SMEs In Hospitality And Leisure Sectors Back Sunak’s Generous Giveaway

SMEs In Hospitality And Leisure Sectors Back Sunak’s Generous Giveaway
Small businesses in the hospitality and leisure sectors celebrated joyfully last Wednesday after the Chancellor announced the multi-billion pound giveaway in his mini-Budget.

However, business experts warn that additional help is needed to support other sectors hit by the coronavirus downturn that are not included in Rishi Sunak’s £30bn rescue package. Although pubs, restaurants, hotels and other hospitality businesses were able to reopen on July 4, reduced trading capacity and months of lockdown mean many are still close to the edge.

Mr Sunak’s move to reduce VAT from 20pc to 5pc for food, non-alcoholic drinks, accommodation and particular attractions from last Wednesday until mid-January was greeted as a lifesaver by one of the sectors hardest hit by lockdown. The cut in VAT is especially welcome as it will help the sector to pay bills and debts accumulating over the last three months or so.

Other measures to support all sectors include a £1,000 bonus per employee for employers who bring back staff from furlough and employ them until the end of January 2021, as long as the employees are paid a minimum of £520 on average in November, December and January.

Cash for new jobs, apprentices and trainees in giveaway

Under the £2bn new Kickstart scheme, aimed at creating new jobs, the Government will pay for the first six months of a work placement for staff aged 16 to 24 years of age, a key demographic for the hospitality and leisure industries. Each person will receive the National Minimum Wage for up to 25 hours per week and employers will be free to top up the pay.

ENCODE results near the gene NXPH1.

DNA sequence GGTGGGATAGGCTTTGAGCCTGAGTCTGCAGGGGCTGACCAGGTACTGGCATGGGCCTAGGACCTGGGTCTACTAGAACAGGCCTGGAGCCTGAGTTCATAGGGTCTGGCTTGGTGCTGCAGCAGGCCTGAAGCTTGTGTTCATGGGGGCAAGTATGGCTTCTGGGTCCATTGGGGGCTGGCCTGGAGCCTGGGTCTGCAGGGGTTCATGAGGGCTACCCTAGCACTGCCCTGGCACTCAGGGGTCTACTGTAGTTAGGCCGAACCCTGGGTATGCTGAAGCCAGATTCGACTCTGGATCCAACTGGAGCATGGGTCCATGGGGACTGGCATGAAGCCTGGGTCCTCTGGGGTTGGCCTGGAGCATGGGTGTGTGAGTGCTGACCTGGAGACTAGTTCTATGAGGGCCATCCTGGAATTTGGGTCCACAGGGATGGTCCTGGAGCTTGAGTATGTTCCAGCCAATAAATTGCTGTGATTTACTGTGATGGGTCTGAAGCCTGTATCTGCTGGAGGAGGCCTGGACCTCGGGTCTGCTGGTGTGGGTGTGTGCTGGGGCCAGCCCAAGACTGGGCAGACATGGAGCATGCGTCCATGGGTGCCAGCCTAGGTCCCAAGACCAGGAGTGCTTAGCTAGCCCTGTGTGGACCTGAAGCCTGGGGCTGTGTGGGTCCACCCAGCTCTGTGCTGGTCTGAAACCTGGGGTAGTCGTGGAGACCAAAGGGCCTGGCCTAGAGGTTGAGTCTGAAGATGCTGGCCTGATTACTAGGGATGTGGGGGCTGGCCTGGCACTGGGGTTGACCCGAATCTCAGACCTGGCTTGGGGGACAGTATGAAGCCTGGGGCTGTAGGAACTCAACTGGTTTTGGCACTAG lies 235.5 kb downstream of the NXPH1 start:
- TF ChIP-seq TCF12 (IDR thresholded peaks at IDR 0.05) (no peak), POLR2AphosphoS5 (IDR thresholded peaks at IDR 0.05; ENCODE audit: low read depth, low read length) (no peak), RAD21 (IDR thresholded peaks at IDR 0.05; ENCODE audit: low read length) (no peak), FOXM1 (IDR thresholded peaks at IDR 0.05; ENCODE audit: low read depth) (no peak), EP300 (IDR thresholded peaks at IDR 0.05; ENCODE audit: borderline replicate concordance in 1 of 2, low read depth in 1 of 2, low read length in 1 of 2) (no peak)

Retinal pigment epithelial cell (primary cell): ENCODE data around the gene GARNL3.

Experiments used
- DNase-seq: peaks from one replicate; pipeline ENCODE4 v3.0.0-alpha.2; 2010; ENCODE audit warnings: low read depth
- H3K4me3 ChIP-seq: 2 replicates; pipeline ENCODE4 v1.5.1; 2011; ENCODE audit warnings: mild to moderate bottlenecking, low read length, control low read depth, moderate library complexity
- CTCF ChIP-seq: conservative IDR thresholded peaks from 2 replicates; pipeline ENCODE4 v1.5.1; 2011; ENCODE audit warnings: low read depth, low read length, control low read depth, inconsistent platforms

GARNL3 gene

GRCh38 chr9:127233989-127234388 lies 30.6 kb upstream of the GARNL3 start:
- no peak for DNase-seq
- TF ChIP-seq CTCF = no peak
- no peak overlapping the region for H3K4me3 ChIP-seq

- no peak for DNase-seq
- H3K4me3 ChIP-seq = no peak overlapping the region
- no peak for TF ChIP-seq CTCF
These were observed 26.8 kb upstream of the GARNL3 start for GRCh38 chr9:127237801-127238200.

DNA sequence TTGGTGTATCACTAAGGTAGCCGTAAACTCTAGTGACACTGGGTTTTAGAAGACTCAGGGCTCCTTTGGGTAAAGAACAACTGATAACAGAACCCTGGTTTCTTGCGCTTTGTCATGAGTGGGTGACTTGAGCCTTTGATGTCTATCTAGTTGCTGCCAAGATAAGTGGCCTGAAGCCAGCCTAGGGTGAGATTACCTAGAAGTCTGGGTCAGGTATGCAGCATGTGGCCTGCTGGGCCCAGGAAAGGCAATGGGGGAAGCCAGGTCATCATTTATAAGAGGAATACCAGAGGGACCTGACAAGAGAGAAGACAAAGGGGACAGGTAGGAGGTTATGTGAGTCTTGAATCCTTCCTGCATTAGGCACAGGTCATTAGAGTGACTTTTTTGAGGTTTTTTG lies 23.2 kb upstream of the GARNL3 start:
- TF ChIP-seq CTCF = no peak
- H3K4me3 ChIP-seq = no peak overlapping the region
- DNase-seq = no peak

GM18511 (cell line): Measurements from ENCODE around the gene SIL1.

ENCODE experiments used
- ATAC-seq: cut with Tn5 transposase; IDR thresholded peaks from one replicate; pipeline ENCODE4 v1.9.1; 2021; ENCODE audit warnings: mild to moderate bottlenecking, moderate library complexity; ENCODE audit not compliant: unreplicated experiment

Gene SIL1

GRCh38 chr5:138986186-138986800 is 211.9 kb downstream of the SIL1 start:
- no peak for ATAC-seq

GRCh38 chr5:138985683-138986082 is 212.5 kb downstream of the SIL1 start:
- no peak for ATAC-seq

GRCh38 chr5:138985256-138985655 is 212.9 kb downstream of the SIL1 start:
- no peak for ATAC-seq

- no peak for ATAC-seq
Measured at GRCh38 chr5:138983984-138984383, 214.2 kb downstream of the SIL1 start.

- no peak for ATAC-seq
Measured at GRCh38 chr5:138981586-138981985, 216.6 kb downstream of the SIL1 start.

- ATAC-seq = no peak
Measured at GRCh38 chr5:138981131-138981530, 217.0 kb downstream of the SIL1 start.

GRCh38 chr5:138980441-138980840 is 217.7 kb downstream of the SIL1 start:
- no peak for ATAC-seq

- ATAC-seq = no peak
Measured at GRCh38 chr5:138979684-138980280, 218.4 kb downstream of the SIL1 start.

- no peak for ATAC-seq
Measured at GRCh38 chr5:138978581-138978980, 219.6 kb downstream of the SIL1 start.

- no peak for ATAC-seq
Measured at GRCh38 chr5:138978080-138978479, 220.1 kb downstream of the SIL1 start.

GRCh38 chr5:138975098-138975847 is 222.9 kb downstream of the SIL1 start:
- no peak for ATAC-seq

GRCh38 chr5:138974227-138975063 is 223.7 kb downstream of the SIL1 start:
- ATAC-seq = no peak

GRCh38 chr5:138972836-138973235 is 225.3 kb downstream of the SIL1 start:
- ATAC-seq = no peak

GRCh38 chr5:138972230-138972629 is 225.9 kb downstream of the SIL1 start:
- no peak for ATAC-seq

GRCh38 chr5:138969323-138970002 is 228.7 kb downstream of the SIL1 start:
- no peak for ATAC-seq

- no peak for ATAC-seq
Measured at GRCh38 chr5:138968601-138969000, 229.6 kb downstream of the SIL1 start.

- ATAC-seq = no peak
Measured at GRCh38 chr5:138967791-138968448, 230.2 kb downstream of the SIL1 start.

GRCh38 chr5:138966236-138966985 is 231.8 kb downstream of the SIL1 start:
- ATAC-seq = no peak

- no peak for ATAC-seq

Employers will also receive £1,000 for every trainee taken on and will be able to claim for ten trainees in total. Furthermore, the Government will pay businesses up to £2,000 for every apprentice under 25 years of age taken on and £1,500 per apprentice above 25.

The Chancellor has even made the novel decision to boost the dining sector by offering everyone in the UK the opportunity to eat out at half-price from Mondays to Wednesdays during the month of August.

The EAT Out to Help Out scheme means people can enjoy 50pc off meals eaten at participating pubs, cafes and restaurants for the whole of August, up to a maximum discount of £10 per head. Businesses will then be able to reclaim the money from the Government.

SMEs react favourably to giveaway

Gary Turner, MD of small business accounting platform Xero, says he was encouraged to see such a broad package of support for hospitality, the sector by far the most adversely affected by lockdown. Although he was surprised that there wasn’t more support for the retail sector, which is a ‘huge employer and contributor to the UK economy’.

There must be, he adds, many retailers who are now envious of the help being given to pubs in the high street. Mr Turner believes there should be more support for other sectors that were not hit as hard but were still impacted significantly.

Andrew Goodacre, CEO of the British Independent Retailers Association (BIRA), agrees, saying that it was disappointing that there was no cut in VAT for retailers generally and no changes to National Insurance contributions. He believes there ought to be some thought given to how consumer demand is stimulated on the high street, or businesses will close with the loss of jobs.

Additionally, there is concern that job losses are being deferred while the furlough scheme pays the wages of millions. Mr Turner commented that the furlough scheme has definitely helped SMEs across every sector.

Although employment has fallen by only 6pc, there has been a 28pc reduction in retail sales year-on-year across the board, so clearly the scheme has worked by limiting job losses. However, he warned there could be a wave of redundancies in the offing unless the economy recovers.

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